It's a little surprising that, for a phone that costs just $300 outright, Nokia has implemented clearly their best design for a Windows Phone, but it's certainly nothing to complain about. Kudos to Nokia for the attractive Lumia 720 design that uses cues from past designs to go above and beyond.

Display

With the Lumia 720, Nokia has used a fairly decent quality display, opting to use IPS LCD technology combined with their sensitive-touch digitizer that allows you to use the smartphone while wearing gloves. At 800 x 480 you're not getting the most pixel-dense display, and the lack of density is noticeable around text and using the Start screen, although you can't expect a particularly expensive display when the phone itself isn't very expensive.

The IPS technology works wonders to improve some aspects of this LCD display, most notably the vibrance and color quality. Looking at photos on the display looks generally pretty good, although not quite the same quality as I've seen on competing IPS screens. The 720's display also has very respectable view angles, with only slight deviations when looked at off center.

I was also impressed with the white levels of the display, which are bright and without any noticeable color tinting; on the other hand black levels aren't as amazing as I've seen, with some of the backlight visibly coming through. The screen quality isn't really up there with the Lumia 920 or Lumia 925, but nevertheless it's good for the price bracket.

Brightness is very good with this LCD display, ramping up where necessary and providing decent visibility when there's lots of external light. It's also helped by a "sunlight visibility mode" that you can find in the Lumia 720's settings, which appears to boost the contrast when it detects you're using the screen in direct sunlight, making it easier to read text on the display.

It's not the best IPS display I've seen, with most of the cons falling in the density department, but luckily for the price you shouldn't find yourself wanting anything more. It's also once again great to see Nokia bringing their glove touchscreen technology to mid-range devices, which is something other OEMs are yet to do.

Software

Like with every other Nokia Lumia phone of late, the Lumia 720 runs Windows Phone 8, and that means a lot of the software of this phone has already been covered in our Windows Phone 8 review. Between the release of Windows Phone 8 in October last year and now, only a small amount of fixes have been introduced into the operating system, with Windows Phone Blue still months away.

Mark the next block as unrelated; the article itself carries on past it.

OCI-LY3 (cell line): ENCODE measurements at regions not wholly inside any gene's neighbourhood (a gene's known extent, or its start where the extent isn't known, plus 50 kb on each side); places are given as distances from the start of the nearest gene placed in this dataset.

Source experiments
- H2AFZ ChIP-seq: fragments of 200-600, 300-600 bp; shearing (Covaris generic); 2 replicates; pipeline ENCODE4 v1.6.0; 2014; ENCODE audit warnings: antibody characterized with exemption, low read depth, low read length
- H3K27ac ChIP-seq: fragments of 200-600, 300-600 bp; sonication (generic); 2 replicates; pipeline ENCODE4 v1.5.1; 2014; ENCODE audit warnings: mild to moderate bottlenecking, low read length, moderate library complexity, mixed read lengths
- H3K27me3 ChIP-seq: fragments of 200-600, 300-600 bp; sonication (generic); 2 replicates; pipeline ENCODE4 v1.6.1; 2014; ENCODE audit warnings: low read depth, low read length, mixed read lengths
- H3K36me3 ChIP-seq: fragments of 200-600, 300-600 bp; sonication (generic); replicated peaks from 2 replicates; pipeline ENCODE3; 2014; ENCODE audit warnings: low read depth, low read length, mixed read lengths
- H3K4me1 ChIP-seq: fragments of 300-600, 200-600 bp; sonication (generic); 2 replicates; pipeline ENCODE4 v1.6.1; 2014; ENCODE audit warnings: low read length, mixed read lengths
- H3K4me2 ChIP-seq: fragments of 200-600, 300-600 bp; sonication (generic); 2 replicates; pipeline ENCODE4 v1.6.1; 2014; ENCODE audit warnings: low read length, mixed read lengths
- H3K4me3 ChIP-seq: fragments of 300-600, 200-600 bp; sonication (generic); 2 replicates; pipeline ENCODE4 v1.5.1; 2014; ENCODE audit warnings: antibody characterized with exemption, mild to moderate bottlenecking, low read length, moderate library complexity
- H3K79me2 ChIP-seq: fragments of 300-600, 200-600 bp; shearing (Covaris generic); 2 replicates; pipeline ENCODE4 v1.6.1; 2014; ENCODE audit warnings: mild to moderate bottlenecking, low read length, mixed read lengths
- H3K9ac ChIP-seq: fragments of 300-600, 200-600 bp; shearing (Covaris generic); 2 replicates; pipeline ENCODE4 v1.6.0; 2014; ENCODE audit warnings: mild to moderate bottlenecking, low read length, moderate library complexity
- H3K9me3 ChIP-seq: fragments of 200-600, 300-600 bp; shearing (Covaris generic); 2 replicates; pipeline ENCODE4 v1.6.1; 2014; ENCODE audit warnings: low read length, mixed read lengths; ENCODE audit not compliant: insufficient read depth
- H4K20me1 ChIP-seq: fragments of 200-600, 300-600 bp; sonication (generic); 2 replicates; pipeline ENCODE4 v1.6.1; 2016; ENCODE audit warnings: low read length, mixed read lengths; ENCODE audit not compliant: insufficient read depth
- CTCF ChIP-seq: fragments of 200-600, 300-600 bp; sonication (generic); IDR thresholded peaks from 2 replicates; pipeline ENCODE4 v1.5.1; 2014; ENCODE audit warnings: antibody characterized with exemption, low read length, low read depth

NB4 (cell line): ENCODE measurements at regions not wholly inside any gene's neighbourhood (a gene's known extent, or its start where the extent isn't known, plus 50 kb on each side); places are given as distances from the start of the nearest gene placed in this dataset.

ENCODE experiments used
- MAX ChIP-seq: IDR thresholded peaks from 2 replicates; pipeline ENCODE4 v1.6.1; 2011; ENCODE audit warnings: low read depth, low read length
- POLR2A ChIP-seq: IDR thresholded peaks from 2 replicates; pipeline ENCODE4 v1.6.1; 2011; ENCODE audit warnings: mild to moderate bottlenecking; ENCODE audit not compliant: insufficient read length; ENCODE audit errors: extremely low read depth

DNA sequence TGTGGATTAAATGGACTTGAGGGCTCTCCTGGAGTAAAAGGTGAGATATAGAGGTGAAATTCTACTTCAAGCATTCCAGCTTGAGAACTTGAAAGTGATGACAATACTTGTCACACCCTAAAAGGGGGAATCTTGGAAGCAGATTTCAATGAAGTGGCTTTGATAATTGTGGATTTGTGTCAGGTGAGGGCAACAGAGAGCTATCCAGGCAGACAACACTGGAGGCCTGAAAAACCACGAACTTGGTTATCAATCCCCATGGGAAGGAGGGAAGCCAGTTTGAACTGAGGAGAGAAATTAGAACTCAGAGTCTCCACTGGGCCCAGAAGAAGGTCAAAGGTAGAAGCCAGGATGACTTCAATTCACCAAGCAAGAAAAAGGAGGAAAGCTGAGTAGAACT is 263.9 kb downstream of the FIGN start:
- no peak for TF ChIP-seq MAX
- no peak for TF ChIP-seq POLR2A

As with other Nokia Windows Phones, an exclusive range of applications are available on the Lumia 720. While Here Maps is now an application available to all Windows Phones, there are still a number of great apps only for Nokia phones, including some great camera 'Lenses' and a few exclusive games. Having a Nokia Windows Phone undoubtedly gives you the best selection of apps on the platform, but is this selection up to scratch?

The simple answer is no, the Windows Phone app selection is still a major issue for the platform. Since I first had hands-on with Windows Phone 8 with the Lumia 920 and HTC Windows Phone 8X, the app selection has grown considerably, bringing across popular games and apps from other platforms. Unfortunately, quality is still a huge issue with these apps and others in the marketplace; there is a staggering lack of polished apps available for Windows Phone when you compare it to Android or iOS.

It's hard for Microsoft to convince developers to produce apps for an operating system with such small market share, and the app problem will still persist for some time. In some aspects it still feels like Windows Phone 8 is a brand new platform despite its roots in Windows Phone 7 from way back in 2010, with work still needing to be done on the app front to make it appealing for buyers.

If you are willing to try out the platform and put up with an app market that isn't the same standard as the Google Play Store or iOS App Store, then by all means the generally great features of Windows Phone 8 will be enough to satisfy. But if apps are a huge part of your smartphone usage, and especially if you have favorites on Android or iOS that aren't available on Windows Phone, then the Lumia 720 is a much harder phone to recommend.

Performance

Like with other low-end Windows Phone devices, the Lumia 720 packs a Qualcomm Snapdragon S4 MSM8227 chipset, which includes a 1.0 GHz dual-core Krait CPU as well as an Adreno 305 GPU, and you also get 512 MB of RAM. Even though this is one of Qualcomm's slower chipsets from their previous generation, it's very capable of running Windows Phone fluidly, which still makes the performance of this device very good.

Microsoft continues to make sure that Windows Phone runs smoothly on all variations of hardware, so when using the operating system you won't find yourself frustrated by slowness. Animations are still rendered at a solid frame-rate, and basic functions such as using the keyboard, browsing your contacts and panning/zooming photos are as fluid as the experience on the high-end Lumia 920.

While it isn't the fastest browsing experience going around, using Internet Explorer 10 on the Lumia 720 is still quite decent, all things considered. Loading up Neowin, the best destination on the internet, and apart from a few moments of checkerboarding, panning and zooming about the homepage is quite smooth. More intense websites present more of a challenge, but overall I never felt like I was crying out for more power.

One area where you notice the performance difference between the Lumia 720 and some of the higher-end devices on the market is in app loading and multi-tasking. Comparing the 720 directly to the HTC 8X or the Lumia 920, the MSM8227 loads apps around one second slower on average, while multi-tasking is definitely hindered by only 512 MB of RAM. Often I'd find myself switching between apps only to have to wait several seconds as the app resumes, which can get a bit tedious with time.